As part of the American History Celebration this Saturday at the site of the Battle of Hartsville, we have been writing about local men who served in the different wars our nation has fought … since the celebration honors all soldiers and all wars.
Now, we look at the Seminole Indian Wars. There were three … and we’ll look at the contributions of one local soldier in particular.
Not surprisingly, the conflict between white settlers wanting Native American lands was nothing new. Also, not surprisingly, local members of the Tennessee Militia were involved, as was Gen. Andrew Jackson.
As we recall from last week’s article on the War of 1812, Jackson was not happy with the fact that Spain laid claim to what is now the state of Florida. He also wasn’t happy with the British seeking to take over Louisiana and the city of New Orleans.
We know how that ended up … Jackson defeated the British at the 1815 Battle of New Orleans.
In 1817, problems arose when Southern plantation owners were upset that slaves were running away and taking refuge in Spanish Florida and living among the Seminole Indians who lived there.
Because it wasn’t American soil, they couldn’t enter the area to try and get their slaves back.
Complaints to Washington led to the War Department sending Jackson to the area to try and correct the situation.
To Jackson, there was only one solution … make Florida a part of the United States.
And, that is exactly what he did.
Spain handed Florida to the United States, and many of the Seminole Indians were forced to new homes beyond the Mississippi in the Oklahoma territory. However, not all of the tribes surrendered.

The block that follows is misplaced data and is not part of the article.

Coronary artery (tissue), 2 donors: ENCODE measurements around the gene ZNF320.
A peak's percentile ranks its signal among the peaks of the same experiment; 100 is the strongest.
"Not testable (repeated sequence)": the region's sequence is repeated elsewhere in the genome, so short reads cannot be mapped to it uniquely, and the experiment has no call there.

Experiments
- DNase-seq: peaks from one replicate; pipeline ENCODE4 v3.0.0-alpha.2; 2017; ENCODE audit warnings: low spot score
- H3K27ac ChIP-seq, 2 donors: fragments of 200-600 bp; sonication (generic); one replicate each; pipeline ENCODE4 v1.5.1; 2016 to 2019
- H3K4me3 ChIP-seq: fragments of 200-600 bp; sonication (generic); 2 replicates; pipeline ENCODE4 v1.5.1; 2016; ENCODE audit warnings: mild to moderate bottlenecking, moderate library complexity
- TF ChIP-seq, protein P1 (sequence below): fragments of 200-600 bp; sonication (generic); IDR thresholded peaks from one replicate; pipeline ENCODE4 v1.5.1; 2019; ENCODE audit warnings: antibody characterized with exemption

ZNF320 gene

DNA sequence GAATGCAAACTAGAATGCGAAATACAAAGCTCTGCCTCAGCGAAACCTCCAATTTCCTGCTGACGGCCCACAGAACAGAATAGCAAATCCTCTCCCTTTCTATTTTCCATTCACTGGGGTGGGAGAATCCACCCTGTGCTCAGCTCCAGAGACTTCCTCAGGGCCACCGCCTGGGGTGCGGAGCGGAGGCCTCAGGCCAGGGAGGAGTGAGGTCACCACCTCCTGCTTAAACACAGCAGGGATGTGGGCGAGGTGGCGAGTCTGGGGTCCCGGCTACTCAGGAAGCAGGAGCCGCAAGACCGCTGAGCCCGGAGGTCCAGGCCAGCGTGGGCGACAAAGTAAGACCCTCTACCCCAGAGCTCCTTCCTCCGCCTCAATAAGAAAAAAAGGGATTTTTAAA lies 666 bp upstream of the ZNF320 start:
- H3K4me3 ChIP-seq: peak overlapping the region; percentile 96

Then, in 1835, as more and more white settlers entered Florida, they realized that the land still owned by the Seminoles was good land … and they wanted it.
So, what did the United States do? It broke the treaty it had signed with the Seminoles and tried to take all their land and force them to join the others in Oklahoma.
The Seminoles fought back, which led to the government calling for volunteers to fight … and men from Hartsville were in the thick of it all. The governor of Tennessee asked for members of the state’s local militias, a forerunner of today’s National Guard, to sign up for a six-month tour of duty.
It would take more than six months.
One of the men involved was William Lauderdale of Hartsville.
Lauderdale was a veteran of the Creek Indian War, the War of 1812 and the Battle of New Orleans. His brother, James Lauderdale, had been killed in the fighting at New Orleans.
Jackson, retired from the presidency and living at the Hermitage, wrote a letter to the Secretary of War recommending William Lauderdale specifically as a man to raise volunteers and to lead them into the fight.
Lauderdale did just that.
The war, as we pointed out, was not an easy one as the Seminole Indians rarely engaged the soldiers in battle but preferred to use what we now call guerilla war tactics.
The men from Tennessee constantly found themselves marching through tough saw grass and swamps, fighting off mosquitoes and short on supplies.
Nevertheless, Major William Lauderdale performed his job well and managed to make his way down the coast of Florida in search of the renegade Indians.
There, in 1857, at the site where the New River empties into the Atlantic Ocean, he directed his men in the construction of a small fort. You may have heard of it ... Fort Lauderdale.
With their time up, Lauderdale led his men back to Tennessee.
Yet, the climate and strain of the fighting had not been kind to William Lauderdale, and he died of a pulmonary embolism on the way home. He was buried, with honors, close to Baton Rouge. Today, his gravesite is lost to history.